SAP Q417 DigitalDoubles Feature1 Image9 Essential Steps For SMBs To Maximize Marketing ROIA never-ending flow of content that is interesting without being repetitive is harder to resist. With users glued to online services, addiction and other behavioral problems occur to an unhealthy degree. According to a 2016 poll by nonprofit research company Common Sense Media, 50% of American teenagers believe they are addicted to their smartphones.

This pattern is extending into the workplace. Seventy-five percent of companies told research company Harris Poll in 2016 that two or more hours a day are lost in productivity because employees are distracted. The number one reason? Cellphones and texting, according to 55% of those companies surveyed. Another 41% pointed to the internet.

Tristan Harris, a former design ethicist at Google, argues that many product designers for online services try to exploit psychological vulnerabilities in a bid to keep users engaged for longer periods. Harris refers to an iPhone as “a slot machine in my pocket” and argues that user interface (UI) and user experience (UX) designers need to adopt something akin to a Hippocratic Oath to stop exploiting users’ psychological vulnerabilities.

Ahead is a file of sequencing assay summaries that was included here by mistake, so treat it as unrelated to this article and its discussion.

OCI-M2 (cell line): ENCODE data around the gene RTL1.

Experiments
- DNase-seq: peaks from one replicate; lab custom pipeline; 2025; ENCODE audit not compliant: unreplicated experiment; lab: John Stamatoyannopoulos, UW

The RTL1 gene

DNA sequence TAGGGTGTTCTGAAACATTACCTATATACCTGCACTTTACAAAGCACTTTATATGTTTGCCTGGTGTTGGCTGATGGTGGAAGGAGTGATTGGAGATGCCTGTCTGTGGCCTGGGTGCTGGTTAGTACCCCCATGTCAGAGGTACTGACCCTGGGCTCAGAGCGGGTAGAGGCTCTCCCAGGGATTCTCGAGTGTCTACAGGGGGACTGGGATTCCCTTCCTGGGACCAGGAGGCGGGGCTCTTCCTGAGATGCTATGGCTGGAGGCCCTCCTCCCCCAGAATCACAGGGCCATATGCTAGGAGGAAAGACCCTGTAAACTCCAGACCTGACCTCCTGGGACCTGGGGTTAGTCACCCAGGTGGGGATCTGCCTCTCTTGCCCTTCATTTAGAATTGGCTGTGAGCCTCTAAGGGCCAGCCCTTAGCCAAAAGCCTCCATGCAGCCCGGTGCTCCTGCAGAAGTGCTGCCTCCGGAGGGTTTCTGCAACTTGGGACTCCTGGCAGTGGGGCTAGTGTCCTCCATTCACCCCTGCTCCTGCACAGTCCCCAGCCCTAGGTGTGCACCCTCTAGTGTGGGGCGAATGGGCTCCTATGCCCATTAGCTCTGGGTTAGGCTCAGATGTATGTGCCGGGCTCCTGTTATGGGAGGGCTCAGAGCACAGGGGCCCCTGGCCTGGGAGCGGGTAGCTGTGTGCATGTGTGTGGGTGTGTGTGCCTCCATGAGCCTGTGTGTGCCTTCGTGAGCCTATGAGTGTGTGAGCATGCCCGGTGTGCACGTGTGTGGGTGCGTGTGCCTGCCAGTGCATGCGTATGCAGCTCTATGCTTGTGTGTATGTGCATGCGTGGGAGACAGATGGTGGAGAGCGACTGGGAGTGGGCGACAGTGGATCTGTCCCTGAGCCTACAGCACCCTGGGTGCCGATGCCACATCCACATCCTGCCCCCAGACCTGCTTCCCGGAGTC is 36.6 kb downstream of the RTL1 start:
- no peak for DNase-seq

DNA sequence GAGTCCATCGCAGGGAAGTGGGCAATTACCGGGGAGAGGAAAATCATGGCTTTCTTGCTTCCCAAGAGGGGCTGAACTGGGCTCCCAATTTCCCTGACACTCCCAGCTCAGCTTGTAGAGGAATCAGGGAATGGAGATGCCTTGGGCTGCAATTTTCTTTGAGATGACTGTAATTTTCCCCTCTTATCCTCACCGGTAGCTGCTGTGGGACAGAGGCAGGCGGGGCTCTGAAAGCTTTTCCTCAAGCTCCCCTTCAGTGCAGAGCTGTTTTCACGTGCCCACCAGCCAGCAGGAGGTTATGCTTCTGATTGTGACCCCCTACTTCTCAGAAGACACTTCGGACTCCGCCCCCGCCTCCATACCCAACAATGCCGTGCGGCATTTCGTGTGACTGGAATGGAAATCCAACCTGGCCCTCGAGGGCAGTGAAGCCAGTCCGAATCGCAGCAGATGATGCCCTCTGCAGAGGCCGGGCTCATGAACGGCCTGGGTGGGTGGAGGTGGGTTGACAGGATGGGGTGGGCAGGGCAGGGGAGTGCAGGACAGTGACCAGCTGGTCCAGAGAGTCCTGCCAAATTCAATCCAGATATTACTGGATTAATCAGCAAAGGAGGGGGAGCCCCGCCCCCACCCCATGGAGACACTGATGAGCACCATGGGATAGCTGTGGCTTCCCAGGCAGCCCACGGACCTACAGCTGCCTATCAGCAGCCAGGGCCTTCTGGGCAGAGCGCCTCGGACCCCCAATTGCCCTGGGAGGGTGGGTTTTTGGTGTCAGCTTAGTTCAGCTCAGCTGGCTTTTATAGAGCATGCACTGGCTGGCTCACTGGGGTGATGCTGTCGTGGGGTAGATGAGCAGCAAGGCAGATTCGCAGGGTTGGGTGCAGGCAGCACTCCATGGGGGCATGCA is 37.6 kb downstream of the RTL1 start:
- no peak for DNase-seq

In fact, there is an entire school of study devoted to “dark UX”—small design tweaks to increase profits. These can be as innocuous as a “Buy Now” button in a visually pleasing color or as controversial as when Facebook tweaked its algorithm in 2012 to show a randomly selected group of almost 700,000 users (who had not given their permission) newsfeeds that skewed more positive to some users and more negative to others to gauge the impact on their respective emotional states, according to an article in Wired.

As computers, smartphones, and televisions come ever closer to convergence, these issues matter increasingly to businesses. Some of the universal side effects of addiction are lost productivity at work and poor health. Businesses should offer training and help for employees who can’t stop checking their smartphones.